heat exchanger, heat transfer enhancement, shape optimization, topology optimization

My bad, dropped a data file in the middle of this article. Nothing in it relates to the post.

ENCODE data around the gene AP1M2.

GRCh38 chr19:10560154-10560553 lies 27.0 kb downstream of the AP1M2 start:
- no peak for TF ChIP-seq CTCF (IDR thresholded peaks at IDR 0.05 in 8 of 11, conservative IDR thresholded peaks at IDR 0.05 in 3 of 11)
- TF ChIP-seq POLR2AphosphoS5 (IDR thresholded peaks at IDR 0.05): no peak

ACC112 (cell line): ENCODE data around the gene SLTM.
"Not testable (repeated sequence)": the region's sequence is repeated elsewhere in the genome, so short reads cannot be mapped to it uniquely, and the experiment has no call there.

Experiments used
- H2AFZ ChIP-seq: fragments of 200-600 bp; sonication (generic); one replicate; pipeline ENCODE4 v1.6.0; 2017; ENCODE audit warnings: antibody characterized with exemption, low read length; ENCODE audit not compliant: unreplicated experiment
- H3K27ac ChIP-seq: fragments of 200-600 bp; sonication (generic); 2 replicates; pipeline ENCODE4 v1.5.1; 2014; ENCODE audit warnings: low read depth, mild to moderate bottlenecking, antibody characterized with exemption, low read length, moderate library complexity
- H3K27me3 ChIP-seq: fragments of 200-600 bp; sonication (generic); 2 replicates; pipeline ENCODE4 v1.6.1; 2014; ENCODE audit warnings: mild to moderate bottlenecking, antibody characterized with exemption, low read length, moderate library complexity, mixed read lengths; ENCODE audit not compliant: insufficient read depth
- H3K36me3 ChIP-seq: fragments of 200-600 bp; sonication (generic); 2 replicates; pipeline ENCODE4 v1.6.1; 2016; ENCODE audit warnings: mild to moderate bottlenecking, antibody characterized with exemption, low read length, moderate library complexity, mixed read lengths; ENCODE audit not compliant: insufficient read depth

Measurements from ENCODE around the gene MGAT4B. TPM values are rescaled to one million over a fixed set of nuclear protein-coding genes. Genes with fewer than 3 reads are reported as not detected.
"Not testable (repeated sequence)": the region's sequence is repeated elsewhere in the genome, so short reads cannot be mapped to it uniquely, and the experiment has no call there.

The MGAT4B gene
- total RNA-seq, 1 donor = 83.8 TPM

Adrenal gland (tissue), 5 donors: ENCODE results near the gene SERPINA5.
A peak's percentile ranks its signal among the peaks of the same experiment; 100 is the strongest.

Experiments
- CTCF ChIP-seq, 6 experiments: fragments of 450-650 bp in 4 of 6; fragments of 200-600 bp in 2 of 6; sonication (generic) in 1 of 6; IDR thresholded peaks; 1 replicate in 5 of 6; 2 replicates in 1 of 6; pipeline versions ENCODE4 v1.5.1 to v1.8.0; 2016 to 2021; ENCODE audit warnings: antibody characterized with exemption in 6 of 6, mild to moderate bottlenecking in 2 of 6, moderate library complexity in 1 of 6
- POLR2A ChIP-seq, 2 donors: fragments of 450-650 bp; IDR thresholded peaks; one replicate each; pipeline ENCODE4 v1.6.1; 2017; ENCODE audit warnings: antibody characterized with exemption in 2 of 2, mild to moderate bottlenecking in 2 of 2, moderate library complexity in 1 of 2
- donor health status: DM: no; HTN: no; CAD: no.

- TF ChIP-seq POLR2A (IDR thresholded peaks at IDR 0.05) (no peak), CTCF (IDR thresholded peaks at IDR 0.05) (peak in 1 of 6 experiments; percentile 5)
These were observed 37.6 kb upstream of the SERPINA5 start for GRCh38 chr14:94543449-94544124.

Air-to-refrigerant heat exchangers (HXs) have been the topic of exhaustive research as they are fundamental components of HVAC&R systems. It has been well-established that the large airside thermal resistance dominates the HX thermal resistance, and thus significant research efforts have focused on improving the air-side performance of these heat exchangers. As HXs continue to become more compact, thermal resistance reduction is typically realized through the utilization of extended secondary heat transfer surfaces such as fins. However, past research has shown that the thermal-hydraulic trade-offs provided by fins are often not attractive enough to warrant their use, especially for small diameter tubes. Yet, the inadequate primary surface area provided by compact HXs essentially mandate the necessity of fins to meet thermal resistance requirements. In recent years, advancements in computational tools such as Computational Fluid Dynamics (CFD) and optimization algorithms, coupled with the advent of additive manufacturing technologies, have allowed engineers to expand conventional HX design ideologies to include such concepts as shape and topology optimization. This lends itself directly to primary heat transfer surface optimization and even the potential removal of finned surfaces altogether. This paper presents a comprehensive literature review investigating air-to-refrigerant HX shape and topology optimization. The fundamentals of both shape and topology optimization, model development, and experimental validations are all separately discussed. Studies featuring manufactured prototypes and/or experimentally validated optimal designs are treated with additional emphasis. This paper concludes by identifying key research gaps and proposing future research directions for HX shape and topology optimization.